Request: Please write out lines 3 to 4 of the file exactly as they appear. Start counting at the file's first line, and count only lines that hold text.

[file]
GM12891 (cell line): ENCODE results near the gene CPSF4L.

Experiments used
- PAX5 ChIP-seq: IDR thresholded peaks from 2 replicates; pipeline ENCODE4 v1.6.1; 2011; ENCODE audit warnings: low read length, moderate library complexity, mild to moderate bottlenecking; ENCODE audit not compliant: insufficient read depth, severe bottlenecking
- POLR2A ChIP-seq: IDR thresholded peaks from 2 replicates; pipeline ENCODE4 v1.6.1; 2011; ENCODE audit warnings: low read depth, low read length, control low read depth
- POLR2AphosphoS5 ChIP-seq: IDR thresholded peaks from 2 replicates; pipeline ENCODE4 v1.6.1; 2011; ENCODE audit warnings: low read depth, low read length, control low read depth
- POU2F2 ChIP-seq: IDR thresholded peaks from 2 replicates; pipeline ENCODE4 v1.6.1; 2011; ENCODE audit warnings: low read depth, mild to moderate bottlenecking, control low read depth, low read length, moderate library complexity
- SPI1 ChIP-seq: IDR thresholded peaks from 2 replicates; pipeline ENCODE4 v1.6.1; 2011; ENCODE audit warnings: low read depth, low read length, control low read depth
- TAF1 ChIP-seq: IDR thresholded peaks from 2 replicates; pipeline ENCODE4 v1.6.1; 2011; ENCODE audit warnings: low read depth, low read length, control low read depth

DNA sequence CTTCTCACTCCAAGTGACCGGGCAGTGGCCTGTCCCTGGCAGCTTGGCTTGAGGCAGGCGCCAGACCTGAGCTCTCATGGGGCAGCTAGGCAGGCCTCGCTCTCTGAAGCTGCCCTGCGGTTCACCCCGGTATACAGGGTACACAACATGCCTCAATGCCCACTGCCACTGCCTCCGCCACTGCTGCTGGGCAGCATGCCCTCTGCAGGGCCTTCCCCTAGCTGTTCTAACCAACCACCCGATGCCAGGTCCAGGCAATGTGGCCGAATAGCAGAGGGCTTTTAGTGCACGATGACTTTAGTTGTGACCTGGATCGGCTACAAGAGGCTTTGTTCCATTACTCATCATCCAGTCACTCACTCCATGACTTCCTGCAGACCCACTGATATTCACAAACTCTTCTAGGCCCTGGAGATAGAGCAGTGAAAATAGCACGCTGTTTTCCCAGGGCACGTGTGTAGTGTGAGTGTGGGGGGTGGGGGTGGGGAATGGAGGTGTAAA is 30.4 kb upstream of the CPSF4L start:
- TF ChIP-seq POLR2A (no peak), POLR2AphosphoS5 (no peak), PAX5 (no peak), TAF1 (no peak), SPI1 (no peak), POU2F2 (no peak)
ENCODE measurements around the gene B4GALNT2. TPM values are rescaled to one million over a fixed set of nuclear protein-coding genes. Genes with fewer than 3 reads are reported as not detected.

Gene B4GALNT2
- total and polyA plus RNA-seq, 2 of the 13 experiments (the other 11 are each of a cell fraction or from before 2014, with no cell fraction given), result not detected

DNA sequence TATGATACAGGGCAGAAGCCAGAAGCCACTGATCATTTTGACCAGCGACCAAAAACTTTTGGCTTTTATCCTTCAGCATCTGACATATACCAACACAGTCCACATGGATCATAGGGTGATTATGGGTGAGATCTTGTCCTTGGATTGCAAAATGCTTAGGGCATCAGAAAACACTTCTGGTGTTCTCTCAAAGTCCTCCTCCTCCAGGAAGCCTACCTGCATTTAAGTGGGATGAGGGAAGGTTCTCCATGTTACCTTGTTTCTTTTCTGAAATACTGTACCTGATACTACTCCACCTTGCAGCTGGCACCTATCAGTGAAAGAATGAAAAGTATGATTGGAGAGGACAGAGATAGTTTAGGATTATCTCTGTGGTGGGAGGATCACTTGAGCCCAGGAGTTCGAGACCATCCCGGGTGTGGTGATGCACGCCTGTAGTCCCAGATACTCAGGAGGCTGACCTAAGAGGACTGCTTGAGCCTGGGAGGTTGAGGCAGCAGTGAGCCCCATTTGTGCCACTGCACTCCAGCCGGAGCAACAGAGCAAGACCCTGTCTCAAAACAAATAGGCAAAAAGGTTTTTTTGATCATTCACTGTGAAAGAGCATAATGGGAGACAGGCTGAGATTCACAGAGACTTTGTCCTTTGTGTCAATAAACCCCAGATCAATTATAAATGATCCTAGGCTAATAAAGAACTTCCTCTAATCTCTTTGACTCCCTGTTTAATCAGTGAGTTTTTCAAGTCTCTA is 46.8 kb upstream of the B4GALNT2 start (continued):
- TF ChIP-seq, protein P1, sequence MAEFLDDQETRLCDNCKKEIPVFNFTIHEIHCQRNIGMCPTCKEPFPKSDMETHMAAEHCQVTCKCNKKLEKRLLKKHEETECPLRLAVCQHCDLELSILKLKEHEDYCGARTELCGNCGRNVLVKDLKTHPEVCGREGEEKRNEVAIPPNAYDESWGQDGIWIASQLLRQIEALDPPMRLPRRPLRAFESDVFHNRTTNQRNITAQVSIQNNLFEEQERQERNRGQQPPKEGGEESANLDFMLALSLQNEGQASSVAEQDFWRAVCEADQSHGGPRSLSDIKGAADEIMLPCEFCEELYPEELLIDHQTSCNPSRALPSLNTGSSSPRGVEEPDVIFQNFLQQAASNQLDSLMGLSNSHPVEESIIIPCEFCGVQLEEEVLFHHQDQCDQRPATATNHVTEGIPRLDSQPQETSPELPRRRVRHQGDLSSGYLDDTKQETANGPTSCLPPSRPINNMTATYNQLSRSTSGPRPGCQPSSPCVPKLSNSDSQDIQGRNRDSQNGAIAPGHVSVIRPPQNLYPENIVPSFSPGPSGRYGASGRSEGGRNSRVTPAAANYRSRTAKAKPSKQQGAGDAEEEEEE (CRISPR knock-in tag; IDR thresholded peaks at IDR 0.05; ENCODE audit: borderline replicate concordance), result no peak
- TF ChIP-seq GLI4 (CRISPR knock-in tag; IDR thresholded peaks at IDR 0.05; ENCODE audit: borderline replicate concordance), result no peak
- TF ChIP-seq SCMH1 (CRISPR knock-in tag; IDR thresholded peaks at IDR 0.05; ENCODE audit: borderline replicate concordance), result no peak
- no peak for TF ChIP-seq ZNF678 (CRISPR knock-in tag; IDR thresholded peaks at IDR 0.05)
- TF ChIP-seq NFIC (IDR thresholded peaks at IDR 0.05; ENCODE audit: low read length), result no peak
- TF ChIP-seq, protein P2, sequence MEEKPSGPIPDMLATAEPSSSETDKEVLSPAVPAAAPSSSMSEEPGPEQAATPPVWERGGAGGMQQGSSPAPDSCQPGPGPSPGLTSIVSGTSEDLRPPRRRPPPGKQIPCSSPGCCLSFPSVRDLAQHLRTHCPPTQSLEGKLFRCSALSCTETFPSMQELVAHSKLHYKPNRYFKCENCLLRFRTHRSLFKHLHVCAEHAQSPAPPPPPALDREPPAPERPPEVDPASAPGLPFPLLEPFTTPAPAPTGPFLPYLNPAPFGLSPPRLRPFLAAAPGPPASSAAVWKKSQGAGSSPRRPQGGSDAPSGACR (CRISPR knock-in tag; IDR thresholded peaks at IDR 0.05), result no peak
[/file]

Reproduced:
- PAX5 ChIP-seq: IDR thresholded peaks from 2 replicates; pipeline ENCODE4 v1.6.1; 2011; ENCODE audit warnings: low read length, moderate library complexity, mild to moderate bottlenecking; ENCODE audit not compliant: insufficient read depth, severe bottlenecking
- POLR2A ChIP-seq: IDR thresholded peaks from 2 replicates; pipeline ENCODE4 v1.6.1; 2011; ENCODE audit warnings: low read depth, low read length, control low read depth